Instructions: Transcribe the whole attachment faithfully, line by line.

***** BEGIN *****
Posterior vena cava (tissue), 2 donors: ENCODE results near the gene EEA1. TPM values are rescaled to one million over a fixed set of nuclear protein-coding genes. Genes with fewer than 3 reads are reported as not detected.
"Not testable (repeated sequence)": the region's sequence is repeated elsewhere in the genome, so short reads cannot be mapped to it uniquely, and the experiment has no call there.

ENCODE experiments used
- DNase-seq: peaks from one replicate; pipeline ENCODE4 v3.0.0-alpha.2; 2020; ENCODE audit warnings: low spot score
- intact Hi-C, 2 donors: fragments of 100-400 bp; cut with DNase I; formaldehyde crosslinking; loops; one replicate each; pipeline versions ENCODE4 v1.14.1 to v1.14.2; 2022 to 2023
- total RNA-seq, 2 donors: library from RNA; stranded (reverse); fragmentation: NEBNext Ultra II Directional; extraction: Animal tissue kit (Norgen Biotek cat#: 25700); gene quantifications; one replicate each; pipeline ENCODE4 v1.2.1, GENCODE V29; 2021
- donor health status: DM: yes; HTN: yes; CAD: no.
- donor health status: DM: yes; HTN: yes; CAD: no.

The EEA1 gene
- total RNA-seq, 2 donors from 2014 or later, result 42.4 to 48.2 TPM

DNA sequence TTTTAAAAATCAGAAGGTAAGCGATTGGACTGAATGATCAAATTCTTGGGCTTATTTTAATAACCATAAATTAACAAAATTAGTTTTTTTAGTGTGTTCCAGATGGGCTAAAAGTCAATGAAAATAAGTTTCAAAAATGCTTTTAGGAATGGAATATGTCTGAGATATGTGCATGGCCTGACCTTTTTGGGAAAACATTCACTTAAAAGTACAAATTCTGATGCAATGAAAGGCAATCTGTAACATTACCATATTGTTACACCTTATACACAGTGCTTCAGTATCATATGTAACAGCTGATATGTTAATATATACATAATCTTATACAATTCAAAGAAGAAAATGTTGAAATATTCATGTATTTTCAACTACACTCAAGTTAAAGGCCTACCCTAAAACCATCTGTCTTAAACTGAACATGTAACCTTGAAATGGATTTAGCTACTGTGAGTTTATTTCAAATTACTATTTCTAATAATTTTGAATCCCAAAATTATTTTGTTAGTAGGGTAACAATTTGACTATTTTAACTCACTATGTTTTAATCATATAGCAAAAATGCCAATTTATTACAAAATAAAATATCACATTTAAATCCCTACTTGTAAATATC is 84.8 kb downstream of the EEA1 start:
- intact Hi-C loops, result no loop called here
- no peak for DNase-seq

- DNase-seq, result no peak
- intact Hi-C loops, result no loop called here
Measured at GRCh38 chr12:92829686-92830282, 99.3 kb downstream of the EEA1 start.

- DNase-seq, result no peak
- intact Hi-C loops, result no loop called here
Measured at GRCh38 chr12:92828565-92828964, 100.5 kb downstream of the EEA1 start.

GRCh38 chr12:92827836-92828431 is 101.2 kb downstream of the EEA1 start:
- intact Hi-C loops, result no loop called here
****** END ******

Posterior vena cava (tissue), 2 donors: ENCODE results near the gene EEA1. TPM values are rescaled to one million over a fixed set of nuclear protein-coding genes. Genes with fewer than 3 reads are reported as not detected.
"Not testable (repeated sequence)": the region's sequence is repeated elsewhere in the genome, so short reads cannot be mapped to it uniquely, and the experiment has no call there.

ENCODE experiments used
- DNase-seq: peaks from one replicate; pipeline ENCODE4 v3.0.0-alpha.2; 2020; ENCODE audit warnings: low spot score
- intact Hi-C, 2 donors: fragments of 100-400 bp; cut with DNase I; formaldehyde crosslinking; loops; one replicate each; pipeline versions ENCODE4 v1.14.1 to v1.14.2; 2022 to 2023
- total RNA-seq, 2 donors: library from RNA; stranded (reverse); fragmentation: NEBNext Ultra II Directional; extraction: Animal tissue kit (Norgen Biotek cat#: 25700); gene quantifications; one replicate each; pipeline ENCODE4 v1.2.1, GENCODE V29; 2021
- donor health status: DM: yes; HTN: yes; CAD: no.
- donor health status: DM: yes; HTN: yes; CAD: no.

The EEA1 gene
- total RNA-seq, 2 donors from 2014 or later, result 42.4 to 48.2 TPM

DNA sequence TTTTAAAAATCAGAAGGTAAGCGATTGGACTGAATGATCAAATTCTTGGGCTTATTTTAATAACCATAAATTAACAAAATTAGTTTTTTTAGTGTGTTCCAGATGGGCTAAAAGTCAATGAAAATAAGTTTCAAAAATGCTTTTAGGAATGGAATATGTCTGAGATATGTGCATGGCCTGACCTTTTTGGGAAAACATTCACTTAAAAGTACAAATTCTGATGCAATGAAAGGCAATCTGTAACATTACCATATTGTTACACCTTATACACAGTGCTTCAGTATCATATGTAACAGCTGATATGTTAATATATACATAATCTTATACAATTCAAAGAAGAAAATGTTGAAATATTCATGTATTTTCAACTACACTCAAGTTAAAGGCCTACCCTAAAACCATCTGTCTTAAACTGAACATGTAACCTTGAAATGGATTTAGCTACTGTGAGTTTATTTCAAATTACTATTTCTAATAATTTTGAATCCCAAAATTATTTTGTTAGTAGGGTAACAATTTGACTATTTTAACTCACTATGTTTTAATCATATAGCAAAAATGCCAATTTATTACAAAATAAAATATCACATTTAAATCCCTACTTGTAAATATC is 84.8 kb downstream of the EEA1 start:
- intact Hi-C loops, result no loop called here
- no peak for DNase-seq

- DNase-seq, result no peak
- intact Hi-C loops, result no loop called here
Measured at GRCh38 chr12:92829686-92830282, 99.3 kb downstream of the EEA1 start.

- DNase-seq, result no peak
- intact Hi-C loops, result no loop called here
Measured at GRCh38 chr12:92828565-92828964, 100.5 kb downstream of the EEA1 start.

GRCh38 chr12:92827836-92828431 is 101.2 kb downstream of the EEA1 start:
- intact Hi-C loops, result no loop called here